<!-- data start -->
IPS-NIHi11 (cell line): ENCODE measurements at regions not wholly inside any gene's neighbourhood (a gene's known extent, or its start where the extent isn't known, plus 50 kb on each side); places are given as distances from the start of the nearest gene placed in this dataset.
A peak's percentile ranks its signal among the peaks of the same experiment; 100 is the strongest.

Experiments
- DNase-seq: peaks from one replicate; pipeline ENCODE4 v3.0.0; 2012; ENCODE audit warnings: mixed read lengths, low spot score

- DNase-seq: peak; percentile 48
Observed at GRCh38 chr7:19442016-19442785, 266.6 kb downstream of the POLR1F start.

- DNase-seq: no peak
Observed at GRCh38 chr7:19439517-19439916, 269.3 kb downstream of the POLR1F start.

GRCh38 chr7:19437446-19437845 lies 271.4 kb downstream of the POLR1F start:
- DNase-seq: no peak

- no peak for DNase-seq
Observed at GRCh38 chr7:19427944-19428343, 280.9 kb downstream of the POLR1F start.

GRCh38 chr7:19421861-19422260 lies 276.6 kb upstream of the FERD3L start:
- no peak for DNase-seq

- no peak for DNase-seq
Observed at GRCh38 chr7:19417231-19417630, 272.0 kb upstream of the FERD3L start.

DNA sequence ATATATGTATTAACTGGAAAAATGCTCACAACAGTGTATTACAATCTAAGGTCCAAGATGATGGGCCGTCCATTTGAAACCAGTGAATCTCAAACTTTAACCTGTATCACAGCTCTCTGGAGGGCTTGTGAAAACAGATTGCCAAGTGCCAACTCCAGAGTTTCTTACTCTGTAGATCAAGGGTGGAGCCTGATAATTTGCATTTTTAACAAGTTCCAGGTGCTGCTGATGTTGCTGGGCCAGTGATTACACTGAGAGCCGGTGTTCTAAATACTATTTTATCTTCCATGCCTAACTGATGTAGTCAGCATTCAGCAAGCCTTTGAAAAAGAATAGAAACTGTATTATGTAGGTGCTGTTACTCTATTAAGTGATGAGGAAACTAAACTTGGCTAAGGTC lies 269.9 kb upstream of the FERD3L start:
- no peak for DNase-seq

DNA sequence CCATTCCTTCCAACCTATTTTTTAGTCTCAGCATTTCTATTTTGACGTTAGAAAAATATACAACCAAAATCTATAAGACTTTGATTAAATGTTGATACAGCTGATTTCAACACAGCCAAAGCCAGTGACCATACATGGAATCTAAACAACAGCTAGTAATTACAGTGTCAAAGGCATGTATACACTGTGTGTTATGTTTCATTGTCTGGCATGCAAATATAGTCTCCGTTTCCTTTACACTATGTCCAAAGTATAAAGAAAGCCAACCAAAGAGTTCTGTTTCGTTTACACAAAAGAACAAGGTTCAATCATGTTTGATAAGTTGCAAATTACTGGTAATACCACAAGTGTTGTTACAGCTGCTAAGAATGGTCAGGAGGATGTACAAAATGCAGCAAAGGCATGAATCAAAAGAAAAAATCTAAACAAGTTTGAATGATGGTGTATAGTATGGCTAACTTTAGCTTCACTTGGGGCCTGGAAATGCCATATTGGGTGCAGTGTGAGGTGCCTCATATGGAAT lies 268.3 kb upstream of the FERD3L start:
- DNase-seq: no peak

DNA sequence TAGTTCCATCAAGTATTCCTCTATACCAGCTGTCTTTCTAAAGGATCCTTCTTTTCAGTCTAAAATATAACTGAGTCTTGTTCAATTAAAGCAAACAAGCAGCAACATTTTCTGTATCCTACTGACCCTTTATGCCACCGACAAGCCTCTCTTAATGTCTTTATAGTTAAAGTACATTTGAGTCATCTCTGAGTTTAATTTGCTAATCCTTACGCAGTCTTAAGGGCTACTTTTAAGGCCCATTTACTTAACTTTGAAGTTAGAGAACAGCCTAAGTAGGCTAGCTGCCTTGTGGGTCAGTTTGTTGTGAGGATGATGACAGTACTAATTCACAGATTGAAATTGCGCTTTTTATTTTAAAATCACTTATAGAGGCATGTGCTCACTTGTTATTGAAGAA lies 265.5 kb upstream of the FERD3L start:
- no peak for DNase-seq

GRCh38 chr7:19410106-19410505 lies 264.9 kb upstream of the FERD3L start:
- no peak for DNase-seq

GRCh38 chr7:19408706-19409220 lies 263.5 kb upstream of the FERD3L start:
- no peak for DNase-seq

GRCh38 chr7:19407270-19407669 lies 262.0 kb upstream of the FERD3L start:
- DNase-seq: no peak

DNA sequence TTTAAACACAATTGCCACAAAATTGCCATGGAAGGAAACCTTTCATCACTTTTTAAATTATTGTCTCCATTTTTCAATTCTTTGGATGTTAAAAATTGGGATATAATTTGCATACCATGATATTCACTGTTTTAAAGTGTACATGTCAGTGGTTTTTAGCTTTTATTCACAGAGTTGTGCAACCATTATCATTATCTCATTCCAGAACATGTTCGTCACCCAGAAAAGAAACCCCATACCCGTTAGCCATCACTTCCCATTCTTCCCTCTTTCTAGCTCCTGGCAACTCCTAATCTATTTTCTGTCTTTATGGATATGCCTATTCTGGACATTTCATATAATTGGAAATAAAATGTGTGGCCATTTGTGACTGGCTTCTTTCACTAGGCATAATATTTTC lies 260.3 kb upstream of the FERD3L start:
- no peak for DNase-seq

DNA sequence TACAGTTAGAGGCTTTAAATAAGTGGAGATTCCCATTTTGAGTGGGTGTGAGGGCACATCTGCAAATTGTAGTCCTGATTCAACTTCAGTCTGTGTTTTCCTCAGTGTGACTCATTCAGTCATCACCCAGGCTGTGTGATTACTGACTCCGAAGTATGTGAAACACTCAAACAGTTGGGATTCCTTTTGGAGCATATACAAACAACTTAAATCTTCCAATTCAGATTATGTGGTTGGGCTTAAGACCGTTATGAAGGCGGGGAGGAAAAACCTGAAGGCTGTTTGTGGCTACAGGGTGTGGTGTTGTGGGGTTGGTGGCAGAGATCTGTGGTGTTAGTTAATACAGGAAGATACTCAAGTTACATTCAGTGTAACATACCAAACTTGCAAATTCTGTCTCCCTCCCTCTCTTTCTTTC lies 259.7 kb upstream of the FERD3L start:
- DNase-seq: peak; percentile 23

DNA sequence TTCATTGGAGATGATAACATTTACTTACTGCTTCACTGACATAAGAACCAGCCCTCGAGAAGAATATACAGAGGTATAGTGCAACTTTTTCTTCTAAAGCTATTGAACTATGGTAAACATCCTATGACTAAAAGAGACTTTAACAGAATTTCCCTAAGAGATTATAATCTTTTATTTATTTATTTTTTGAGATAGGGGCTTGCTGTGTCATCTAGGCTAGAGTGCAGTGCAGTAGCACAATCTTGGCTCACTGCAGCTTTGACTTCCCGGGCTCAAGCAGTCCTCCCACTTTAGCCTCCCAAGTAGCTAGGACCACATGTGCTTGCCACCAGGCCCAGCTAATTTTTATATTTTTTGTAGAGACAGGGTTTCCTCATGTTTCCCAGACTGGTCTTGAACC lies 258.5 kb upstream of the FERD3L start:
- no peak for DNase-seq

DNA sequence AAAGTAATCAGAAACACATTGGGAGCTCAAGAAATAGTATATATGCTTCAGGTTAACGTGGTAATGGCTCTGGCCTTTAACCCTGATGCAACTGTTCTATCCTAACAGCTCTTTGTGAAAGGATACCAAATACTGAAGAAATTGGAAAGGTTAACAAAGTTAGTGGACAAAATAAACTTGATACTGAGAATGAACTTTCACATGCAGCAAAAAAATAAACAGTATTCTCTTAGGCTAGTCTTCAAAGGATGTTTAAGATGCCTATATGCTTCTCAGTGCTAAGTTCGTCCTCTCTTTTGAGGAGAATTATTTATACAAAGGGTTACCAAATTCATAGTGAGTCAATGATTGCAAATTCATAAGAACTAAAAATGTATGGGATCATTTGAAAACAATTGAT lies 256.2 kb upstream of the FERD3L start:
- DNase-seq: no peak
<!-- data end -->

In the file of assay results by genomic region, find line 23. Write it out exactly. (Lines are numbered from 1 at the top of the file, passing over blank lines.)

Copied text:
GRCh38 chr7:19410106-19410505 lies 264.9 kb upstream of the FERD3L start: